Good for Senator Brown! He voted with his own mind and conscience. When asked why he voted the way that he did, he said that he voted for the bill, over the concerns of GOP leadership, because “it’s filled with tax cuts that will help create jobs in Massachusetts.” Again, I say good for you Senator Brown. Hopefully he does not become anyone's puppet.

The United States will never get anywhere as long as we keep playing the same old tired politics as usual. We will never get anywhere as long as the parties continue to war against each other. A divided house cannot stand against itself and as long as we keep running along constantly pointing fingers at the left or the right; the democrats or the republicans; the conservatives or the liberals, etc. etc. we will continue to be a divided house and noting will get done. I encourage and challenge readers of this blog to read GAME CHANGE by John Heilemann & Mark Halperin and OUTRAGE by Dick Morris & Eileen McGann to get some real good insights into what Washington is really all about. After completing these books you will see it is not about the American people.

Thursday, February 11, 2010

Man Up Manning

C'mon Peyton, you've been in the game of football long enough to know that it is only good sportsmanship and customary to congratulate the winning team members or at best shake hands with them and say "Good game." We witnessed the same juvenile behavior from Lebron James at the end of the National Basketball Association (NBA)championship game. (see It's Only a Game Folks)

Just as with the James incident the Manning incident is magnified because of the star status of these two men. These are the guys who have been placed on pedestals because of their athletic prowess. It would be wrong regardless of who did not display good sportsmanship, but it really gets magnified with a big name in a big game, i.e. James-NBA Finals; Manning- Superbowl. While the role model debate always crops up in these situations, the fact of the matter is, we are all role models whether we like it or not. Children watch, and as sassy and smart mouthed as many of them can be today, they would have no problem with not shaking an opponents hand after a game and then nastily telling the coach "Well Peyton Manning didn't shake hands after the Super Bowl or Lebron James didn't shake hands after the NBA Finals and neither am I." This applies to even the eight year olds in the Pop Warner leagues. Oh yes, I can see that happening. As the principal of an elementary school, I had an incident where at the end of a basketball game one of the cheerleaders from the opposing school came up to me and informed me that the cheerleaders from my school would not shake their hands. Our cheerleaders had already made their way to the locker room and I called each one back out and had them shake the opposing cheerleaders hands. Let's get real, when all is said and done, it is only a game.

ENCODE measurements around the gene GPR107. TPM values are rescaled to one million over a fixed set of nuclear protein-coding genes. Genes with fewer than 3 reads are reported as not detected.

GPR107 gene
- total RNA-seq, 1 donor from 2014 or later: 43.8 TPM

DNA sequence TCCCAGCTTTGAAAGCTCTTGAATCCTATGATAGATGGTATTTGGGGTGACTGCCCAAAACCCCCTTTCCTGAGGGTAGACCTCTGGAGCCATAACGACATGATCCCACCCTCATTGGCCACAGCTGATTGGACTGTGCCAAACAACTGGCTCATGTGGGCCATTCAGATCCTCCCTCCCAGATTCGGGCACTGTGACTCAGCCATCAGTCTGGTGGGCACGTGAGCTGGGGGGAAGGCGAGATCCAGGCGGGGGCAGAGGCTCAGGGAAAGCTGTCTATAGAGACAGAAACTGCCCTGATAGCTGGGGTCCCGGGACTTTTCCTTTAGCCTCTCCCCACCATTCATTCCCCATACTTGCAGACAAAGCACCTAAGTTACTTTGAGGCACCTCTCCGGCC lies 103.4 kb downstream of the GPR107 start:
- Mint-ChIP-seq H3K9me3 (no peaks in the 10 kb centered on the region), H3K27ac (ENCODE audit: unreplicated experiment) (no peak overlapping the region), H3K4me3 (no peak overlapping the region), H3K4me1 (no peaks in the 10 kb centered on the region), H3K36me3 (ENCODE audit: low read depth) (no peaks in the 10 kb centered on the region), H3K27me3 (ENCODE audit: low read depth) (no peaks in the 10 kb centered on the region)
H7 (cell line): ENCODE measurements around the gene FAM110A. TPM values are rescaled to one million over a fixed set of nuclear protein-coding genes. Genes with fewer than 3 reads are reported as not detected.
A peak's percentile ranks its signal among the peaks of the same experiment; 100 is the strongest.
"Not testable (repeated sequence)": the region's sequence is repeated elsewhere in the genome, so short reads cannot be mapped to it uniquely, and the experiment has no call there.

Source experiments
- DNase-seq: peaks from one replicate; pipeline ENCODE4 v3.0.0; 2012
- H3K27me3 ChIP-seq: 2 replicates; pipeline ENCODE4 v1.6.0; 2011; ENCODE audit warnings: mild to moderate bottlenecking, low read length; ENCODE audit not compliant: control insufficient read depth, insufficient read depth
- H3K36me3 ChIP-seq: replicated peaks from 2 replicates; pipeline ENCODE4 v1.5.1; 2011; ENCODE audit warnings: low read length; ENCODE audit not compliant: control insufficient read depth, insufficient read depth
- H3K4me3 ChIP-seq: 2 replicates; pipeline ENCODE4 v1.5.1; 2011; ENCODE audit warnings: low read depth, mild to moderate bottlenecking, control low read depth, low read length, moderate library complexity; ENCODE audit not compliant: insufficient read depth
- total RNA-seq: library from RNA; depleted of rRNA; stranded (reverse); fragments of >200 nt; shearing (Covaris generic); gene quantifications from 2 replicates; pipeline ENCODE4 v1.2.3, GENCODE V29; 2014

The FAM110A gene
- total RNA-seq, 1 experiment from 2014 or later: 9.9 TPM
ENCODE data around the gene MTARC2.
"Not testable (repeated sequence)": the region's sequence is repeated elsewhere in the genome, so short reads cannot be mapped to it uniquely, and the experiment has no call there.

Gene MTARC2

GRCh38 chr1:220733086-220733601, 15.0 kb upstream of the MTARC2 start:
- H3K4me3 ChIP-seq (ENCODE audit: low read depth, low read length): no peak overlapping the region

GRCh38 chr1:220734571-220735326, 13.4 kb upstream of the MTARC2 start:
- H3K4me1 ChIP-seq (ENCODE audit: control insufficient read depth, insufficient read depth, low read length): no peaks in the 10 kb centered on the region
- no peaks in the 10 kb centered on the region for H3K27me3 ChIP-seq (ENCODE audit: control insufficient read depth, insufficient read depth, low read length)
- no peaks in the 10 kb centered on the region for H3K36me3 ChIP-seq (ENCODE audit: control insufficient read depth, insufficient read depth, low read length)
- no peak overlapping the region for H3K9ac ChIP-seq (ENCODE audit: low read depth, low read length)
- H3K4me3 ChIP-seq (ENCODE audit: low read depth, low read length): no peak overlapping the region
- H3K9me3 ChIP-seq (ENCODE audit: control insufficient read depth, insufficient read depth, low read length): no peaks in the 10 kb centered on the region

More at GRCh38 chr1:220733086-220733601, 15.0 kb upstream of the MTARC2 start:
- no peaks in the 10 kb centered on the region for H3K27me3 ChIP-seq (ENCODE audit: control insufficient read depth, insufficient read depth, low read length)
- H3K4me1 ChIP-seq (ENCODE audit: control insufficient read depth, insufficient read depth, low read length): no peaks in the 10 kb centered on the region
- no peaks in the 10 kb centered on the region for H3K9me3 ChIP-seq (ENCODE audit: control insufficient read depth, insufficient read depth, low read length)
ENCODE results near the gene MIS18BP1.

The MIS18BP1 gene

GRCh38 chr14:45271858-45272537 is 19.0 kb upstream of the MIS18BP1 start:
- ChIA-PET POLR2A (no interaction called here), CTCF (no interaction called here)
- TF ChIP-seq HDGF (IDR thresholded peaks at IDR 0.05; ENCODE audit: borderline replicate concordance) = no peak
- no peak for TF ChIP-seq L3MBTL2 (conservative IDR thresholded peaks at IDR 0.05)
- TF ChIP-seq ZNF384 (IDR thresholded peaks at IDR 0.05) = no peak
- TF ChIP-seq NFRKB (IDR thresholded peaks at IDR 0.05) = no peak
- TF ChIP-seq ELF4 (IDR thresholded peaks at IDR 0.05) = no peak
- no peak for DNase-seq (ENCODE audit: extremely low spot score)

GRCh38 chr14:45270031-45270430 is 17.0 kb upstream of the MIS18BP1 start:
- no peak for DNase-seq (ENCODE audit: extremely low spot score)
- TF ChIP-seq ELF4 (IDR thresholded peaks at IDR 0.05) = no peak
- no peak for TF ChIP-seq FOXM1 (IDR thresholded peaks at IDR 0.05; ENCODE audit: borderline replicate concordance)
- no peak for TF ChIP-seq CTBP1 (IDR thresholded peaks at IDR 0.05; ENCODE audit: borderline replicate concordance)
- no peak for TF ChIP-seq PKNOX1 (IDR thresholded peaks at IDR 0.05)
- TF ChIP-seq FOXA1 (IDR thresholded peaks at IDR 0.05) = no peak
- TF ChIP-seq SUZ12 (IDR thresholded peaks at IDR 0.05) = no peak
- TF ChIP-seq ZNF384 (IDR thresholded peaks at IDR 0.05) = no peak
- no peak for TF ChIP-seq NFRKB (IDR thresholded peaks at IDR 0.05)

What makes it even worse is that Peyton Manning is portrayed as Mr. America; Mr. Purebread (male version of Polly Purebread for those of you who are cartoon buffs); The Great White Hope,etc. etc. etc. Kids are actually encouraged to look up to him. I was actually rooting for the Colts in the Superbowl because of Coach Jim Caldwell's deep faith in God and his not being shy to share his faith even during his myriad interviews. I also counted on Peyton Manning's experience to be a factor. When the game was over and I had to face all of my friends who were cheering for the Saints, I could not help but to admit that the Saints played an excellent game. The Saints played as if they wanted to win and they did. That's all Peyton had to do was let some of the Saints players know that it was a good game and go on into the locker room. Calling Drew Brees later does not cut it because the cameras aren't there to catch that phone call. If the situation had been reversed everyone would have been questioning how could they do that to "Peyton Manning?"

I am not suggesting that these guys ought to be perfect; however, they need to always be mindful that people are watching their every move. 106 million households were watching; the largest audience in television history, so I don't think that was the time to throw a temper tantrum. Oh well something else to critically think about.